WHOA! How do you know? What do you mean by “everything that is” and what do you mean by “nothing?” Is “everything that is” limited to that which can only exist within our universe or everything that can exist in every possible universe? I mean, either way, this statement raises questions for me because it’s a claim that’s so far beyond our scope of knowledge that we can only make assumptions.
I’m not actually convinced that “efficient causes” are still relevant. Aristotle again. Boy they sure so love him. But why should I accept that the universe needs an efficient cause? Why couldn’t it be a material cause? How do they know it isn’t? Just asking…
“We can argue that time has a beginning, but we don’t have the language to discuss what caused that, because that word depends on time.”
Yeah! Also, it feels like another fallacy of composition. Is time something which has a cause? I mean, this reminds me of a previous discussion of untime and how something can exist simultaneously without time. The discussion devolved into one side making incoherent arguments using a vocabulary dependent on time (simultaneity is inherently existing within time). And then when pressed about how you can use a vocabulary dependent on time to describe things which are outside of time, the discussion moved on to semantic trickery involving different definitions of words that made no sense in the context of time/untime to try to skirt the inconsistencies.
I mean, it might be somewhat facetious but my previous argument about unup not being the same as down holds here, I think. Unup is not equivalent to down as untime is not equivalent to…what? What is a positive property associated with timelessness? Up has down, timeless has…what? Describing what is isn’t isn’t describing what it is. I am not a cheetah, nor do I photosynthesize. That’s all you need to know about me. So what about untime? What, actually, is it and how can something cause something else “in” untime?
The Kalam itself doesn’t make the argument that there can’t be infinite past causes itself, really. I mean, it kind of does, but you need a bit extra to make it seem reasonable. Like Craig’s bad usage of the Hilbert Hotel Paradox and the rejection of “actual infinities” based on arguments from incredulity. More to the point, do you treat past events as objects which exist or not? I think that question, largely unanswered (or lacking an answer, which it does) undermines all of it. If past events are not actually existing things but now, in the “present” no longer exist–well, then, you can have as many as you want. As far as I remember, Craig is a kind of presentist so I don’t know how he escapes the implications of past events not actually existing now.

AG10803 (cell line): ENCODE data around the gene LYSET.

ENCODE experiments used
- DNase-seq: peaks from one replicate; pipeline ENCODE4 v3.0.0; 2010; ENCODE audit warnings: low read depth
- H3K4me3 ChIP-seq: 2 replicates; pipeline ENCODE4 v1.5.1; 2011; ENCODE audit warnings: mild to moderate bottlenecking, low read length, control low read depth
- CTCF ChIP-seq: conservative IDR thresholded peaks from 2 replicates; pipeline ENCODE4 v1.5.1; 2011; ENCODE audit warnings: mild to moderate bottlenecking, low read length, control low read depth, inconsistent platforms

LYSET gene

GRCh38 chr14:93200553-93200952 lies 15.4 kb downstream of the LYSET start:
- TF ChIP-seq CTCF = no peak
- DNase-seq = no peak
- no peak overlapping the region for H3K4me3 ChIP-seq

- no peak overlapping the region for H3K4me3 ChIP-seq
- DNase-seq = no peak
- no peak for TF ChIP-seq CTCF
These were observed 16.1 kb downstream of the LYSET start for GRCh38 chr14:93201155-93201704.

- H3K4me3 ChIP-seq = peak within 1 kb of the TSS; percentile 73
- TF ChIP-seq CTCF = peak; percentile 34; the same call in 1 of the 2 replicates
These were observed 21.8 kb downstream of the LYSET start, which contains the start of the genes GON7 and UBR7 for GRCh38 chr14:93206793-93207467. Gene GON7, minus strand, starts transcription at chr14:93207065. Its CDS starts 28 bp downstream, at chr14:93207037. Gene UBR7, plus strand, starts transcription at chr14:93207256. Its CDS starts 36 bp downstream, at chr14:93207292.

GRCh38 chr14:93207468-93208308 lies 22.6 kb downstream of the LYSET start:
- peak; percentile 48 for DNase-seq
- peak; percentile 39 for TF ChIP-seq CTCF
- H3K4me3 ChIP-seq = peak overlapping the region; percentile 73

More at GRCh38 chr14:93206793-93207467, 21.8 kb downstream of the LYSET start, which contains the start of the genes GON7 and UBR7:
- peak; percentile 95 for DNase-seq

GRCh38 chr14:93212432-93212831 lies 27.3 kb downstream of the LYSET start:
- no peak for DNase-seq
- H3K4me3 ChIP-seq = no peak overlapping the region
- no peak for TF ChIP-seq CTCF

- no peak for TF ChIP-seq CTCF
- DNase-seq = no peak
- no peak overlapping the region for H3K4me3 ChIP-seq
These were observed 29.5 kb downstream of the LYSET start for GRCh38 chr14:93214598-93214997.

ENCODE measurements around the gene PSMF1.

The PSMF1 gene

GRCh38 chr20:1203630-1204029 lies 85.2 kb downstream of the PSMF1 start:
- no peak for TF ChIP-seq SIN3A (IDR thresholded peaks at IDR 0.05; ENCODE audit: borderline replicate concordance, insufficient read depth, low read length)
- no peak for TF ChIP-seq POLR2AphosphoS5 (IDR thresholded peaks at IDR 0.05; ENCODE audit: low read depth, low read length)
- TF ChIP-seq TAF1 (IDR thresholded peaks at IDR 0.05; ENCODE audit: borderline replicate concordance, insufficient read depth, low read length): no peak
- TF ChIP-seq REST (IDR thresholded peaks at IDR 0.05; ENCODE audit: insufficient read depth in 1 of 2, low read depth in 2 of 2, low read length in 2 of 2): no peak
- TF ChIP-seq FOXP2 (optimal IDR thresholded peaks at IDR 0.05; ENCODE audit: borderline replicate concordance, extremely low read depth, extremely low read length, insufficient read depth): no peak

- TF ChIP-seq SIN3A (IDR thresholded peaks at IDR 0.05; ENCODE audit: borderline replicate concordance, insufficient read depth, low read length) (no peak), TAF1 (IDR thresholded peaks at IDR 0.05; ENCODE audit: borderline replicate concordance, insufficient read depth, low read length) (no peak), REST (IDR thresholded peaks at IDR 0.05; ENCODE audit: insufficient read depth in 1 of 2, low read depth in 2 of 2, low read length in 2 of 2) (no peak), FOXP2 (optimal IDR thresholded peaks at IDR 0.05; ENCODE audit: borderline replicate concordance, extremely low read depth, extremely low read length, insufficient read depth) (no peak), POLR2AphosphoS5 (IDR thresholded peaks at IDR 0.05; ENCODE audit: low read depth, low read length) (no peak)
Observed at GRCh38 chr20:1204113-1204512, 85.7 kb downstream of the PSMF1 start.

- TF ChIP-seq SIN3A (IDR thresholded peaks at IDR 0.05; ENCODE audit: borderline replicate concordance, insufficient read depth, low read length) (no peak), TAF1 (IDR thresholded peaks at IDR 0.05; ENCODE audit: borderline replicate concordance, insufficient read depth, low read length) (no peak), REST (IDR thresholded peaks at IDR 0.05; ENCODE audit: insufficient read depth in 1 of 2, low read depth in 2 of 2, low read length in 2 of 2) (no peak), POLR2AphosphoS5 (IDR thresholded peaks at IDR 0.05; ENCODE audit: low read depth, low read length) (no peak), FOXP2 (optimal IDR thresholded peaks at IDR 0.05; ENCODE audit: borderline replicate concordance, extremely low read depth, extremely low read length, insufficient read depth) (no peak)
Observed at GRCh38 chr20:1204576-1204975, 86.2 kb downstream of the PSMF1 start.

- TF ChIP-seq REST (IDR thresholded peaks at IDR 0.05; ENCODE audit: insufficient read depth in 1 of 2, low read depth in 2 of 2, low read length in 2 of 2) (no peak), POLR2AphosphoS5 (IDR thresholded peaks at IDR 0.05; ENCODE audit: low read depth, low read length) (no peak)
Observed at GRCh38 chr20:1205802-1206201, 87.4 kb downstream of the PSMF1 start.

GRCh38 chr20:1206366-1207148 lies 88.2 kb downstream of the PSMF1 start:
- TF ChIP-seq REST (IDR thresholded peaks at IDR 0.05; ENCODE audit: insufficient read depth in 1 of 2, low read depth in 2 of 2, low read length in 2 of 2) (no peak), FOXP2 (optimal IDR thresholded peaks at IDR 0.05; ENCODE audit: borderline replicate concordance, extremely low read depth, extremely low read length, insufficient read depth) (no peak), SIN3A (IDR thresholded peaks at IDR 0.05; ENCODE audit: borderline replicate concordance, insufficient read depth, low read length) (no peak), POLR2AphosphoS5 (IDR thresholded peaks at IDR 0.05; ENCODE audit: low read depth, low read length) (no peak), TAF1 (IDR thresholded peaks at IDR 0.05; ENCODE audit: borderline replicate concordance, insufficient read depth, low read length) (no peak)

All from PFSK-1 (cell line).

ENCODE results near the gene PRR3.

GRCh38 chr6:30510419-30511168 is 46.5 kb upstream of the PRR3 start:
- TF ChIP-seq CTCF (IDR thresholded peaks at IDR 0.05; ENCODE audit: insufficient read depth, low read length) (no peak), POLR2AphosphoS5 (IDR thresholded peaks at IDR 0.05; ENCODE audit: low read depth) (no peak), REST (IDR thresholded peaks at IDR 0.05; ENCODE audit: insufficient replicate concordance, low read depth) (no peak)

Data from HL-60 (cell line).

“And if it must exist in that case, it must exist in this one.”
I mean, these arguments use hypothetical “other worlds” or “other universes” to make points about this one and I NEVER find these convincing since these “other worlds” can be whatever you want them to be.
But, um…efficient causes are causes with agency, so they big bang can’t be an efficient cause. Which is why I ask why the universe needs an efficient cause, which is pretty much taken-for-granted assumption in this argument.
“efficient causes are causes with agency, so they big bang can’t be an efficient cause”
Fair enough, I suppose, but as you say, why should we assume the universe needs an efficient cause?
I think one of the biggest, most ironic problems with the Argument from Efficient Causality is the fact that it completely ignores its own implications for Material Causality. It is ironic because, as strongly as theists (especially of the Abrahamic faiths) argue that the universe must have had an Efficient Cause, they also often argue that the universe did NOT have a Material Cause (the doctrine of “creatio ex nihilo”).
All of the arguments such theists makes for the necessity of an Efficient Cause apply equally to a Material Cause. Therefore, it would follow that if they are correct about the one, they must be incorrect about the other.
One of the best explorations of this idea that I’ve seen comes from Theoretical Bullshit’s channel on YouTube:
Thanks for that video! I enjoy Theoretical Bullshit’s work (he’s one of the only people with just him talking whose videos I will watch) but had not seen that one before.
I also had not thought of that objection, so thanks for bringing it up!